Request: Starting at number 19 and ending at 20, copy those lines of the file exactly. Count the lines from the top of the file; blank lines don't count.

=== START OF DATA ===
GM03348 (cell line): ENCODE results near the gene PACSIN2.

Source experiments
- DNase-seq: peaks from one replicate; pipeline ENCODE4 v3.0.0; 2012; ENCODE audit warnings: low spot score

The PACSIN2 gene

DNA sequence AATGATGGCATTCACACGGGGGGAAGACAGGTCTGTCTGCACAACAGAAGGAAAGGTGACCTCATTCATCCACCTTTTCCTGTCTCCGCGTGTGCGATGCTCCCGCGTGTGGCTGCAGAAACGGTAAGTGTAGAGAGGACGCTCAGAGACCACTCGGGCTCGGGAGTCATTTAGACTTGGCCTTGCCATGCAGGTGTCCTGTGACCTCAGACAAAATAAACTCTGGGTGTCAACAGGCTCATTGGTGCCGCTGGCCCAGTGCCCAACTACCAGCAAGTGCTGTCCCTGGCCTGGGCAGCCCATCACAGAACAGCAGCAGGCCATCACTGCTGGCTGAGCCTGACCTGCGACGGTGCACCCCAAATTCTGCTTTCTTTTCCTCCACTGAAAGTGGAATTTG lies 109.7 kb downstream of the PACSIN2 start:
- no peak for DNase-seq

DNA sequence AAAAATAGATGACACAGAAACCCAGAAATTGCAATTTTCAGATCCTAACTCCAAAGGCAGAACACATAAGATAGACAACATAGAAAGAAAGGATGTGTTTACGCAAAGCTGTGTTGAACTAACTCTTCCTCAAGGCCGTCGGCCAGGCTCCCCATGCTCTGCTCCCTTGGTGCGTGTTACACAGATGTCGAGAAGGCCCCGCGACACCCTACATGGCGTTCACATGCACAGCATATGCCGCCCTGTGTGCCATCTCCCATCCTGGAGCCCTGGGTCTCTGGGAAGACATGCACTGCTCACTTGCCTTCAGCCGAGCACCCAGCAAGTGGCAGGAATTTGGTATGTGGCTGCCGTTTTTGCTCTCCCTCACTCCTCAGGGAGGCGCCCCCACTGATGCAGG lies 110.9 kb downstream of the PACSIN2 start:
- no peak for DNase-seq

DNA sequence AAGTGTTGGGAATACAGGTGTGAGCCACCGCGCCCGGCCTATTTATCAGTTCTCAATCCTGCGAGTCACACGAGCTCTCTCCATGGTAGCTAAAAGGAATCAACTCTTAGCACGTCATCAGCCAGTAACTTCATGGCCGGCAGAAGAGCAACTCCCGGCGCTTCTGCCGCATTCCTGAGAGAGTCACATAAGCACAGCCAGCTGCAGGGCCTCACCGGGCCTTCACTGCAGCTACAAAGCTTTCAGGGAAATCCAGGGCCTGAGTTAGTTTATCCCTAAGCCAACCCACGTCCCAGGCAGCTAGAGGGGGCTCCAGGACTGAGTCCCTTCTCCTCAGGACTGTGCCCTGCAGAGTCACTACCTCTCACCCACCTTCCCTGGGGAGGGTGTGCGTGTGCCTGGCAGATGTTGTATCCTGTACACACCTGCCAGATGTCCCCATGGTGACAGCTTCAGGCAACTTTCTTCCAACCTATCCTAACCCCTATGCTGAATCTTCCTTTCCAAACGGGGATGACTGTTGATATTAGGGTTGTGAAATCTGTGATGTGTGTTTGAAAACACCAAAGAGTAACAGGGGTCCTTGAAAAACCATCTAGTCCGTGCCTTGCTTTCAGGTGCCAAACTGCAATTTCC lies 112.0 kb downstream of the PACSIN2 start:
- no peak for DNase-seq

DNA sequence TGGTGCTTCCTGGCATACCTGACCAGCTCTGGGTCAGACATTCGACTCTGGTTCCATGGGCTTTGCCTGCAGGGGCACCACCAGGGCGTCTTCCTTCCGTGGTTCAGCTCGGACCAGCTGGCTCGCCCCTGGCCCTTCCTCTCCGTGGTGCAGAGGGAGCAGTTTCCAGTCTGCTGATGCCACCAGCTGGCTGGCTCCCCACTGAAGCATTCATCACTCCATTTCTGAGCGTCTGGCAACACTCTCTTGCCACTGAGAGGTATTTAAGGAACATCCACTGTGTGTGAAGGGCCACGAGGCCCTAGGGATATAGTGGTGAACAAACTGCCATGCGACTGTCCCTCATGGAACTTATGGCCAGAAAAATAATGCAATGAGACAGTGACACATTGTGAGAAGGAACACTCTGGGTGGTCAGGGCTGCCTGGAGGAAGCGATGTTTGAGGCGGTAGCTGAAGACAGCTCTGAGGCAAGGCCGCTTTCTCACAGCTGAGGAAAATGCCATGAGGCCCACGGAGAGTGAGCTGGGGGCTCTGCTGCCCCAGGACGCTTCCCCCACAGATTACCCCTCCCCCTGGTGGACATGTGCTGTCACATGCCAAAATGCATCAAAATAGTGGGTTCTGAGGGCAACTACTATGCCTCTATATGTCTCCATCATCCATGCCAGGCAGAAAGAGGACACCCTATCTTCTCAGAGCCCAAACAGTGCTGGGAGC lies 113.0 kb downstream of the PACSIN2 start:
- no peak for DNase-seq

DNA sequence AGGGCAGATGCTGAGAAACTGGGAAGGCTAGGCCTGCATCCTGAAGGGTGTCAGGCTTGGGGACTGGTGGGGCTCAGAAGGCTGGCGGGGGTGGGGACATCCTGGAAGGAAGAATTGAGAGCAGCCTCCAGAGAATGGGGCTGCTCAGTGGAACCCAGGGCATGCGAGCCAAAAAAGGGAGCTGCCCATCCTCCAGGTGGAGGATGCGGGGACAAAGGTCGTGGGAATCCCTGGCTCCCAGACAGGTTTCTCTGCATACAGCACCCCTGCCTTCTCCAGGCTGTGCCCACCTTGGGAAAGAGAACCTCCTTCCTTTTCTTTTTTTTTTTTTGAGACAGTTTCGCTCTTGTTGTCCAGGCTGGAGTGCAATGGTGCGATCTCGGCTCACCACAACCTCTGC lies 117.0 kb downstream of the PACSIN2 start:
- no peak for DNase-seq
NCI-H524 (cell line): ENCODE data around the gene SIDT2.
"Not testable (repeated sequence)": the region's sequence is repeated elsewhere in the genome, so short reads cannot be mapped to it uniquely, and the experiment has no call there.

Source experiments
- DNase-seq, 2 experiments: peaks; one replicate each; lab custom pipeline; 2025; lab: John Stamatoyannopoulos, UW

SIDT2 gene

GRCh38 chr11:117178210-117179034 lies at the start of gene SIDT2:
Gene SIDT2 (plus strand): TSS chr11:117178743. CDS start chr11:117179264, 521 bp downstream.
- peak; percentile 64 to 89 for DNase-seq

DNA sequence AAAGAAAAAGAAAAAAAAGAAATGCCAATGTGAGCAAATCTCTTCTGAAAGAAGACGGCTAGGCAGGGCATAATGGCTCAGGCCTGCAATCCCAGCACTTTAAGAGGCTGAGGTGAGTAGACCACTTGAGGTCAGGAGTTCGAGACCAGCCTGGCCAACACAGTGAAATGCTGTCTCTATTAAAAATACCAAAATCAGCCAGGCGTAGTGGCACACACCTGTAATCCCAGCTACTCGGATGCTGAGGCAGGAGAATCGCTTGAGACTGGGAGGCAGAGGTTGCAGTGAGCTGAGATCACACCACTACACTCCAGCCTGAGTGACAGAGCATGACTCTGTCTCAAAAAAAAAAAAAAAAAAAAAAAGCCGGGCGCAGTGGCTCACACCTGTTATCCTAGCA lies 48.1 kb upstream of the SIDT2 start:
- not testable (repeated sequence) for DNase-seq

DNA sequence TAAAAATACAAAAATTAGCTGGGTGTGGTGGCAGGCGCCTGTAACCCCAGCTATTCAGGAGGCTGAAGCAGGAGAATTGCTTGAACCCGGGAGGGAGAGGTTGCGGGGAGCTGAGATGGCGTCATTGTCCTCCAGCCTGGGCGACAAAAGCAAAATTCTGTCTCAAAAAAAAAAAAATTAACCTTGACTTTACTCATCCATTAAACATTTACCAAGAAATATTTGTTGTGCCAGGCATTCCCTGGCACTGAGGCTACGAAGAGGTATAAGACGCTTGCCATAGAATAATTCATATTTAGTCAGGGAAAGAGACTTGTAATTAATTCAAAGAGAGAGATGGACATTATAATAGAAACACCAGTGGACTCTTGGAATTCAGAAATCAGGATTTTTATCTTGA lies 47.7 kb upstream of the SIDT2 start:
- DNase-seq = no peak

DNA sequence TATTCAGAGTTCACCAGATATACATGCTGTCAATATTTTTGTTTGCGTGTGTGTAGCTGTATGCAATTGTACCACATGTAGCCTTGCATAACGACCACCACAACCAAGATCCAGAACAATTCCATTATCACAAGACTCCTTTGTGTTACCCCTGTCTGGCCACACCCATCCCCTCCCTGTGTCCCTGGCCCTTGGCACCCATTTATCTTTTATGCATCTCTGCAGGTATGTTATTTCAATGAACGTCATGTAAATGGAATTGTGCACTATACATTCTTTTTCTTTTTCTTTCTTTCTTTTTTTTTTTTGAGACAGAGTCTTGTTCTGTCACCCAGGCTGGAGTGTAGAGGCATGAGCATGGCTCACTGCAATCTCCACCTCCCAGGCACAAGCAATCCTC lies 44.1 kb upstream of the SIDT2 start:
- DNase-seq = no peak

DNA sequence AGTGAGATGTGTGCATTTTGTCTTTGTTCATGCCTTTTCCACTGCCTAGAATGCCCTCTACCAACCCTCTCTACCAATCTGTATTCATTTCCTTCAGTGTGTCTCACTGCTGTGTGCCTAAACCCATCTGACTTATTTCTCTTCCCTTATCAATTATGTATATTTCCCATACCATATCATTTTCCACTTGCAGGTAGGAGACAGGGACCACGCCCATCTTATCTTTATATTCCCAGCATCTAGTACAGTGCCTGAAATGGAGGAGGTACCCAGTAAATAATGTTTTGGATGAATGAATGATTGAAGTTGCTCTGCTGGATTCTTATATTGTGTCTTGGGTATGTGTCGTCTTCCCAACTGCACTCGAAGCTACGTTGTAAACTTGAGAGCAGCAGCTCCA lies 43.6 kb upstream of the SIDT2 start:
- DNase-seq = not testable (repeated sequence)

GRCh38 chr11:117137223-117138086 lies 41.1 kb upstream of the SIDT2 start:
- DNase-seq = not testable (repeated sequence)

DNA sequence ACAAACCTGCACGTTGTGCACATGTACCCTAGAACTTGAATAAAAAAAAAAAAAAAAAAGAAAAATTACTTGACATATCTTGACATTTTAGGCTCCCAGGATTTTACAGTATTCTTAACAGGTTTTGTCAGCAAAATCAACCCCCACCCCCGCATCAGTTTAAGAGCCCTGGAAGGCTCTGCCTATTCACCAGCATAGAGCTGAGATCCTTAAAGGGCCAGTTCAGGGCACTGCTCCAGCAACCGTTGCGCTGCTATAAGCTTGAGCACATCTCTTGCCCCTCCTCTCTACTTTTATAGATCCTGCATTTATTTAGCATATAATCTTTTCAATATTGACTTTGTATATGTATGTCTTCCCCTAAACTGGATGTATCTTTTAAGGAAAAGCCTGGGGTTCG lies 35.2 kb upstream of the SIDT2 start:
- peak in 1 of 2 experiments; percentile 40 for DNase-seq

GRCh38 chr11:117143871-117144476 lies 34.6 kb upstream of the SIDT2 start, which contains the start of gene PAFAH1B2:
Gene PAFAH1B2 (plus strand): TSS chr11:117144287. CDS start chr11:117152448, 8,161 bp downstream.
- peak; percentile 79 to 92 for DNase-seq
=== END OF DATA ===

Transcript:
SIDT2 gene

GRCh38 chr11:117178210-117179034 lies at the start of gene SIDT2: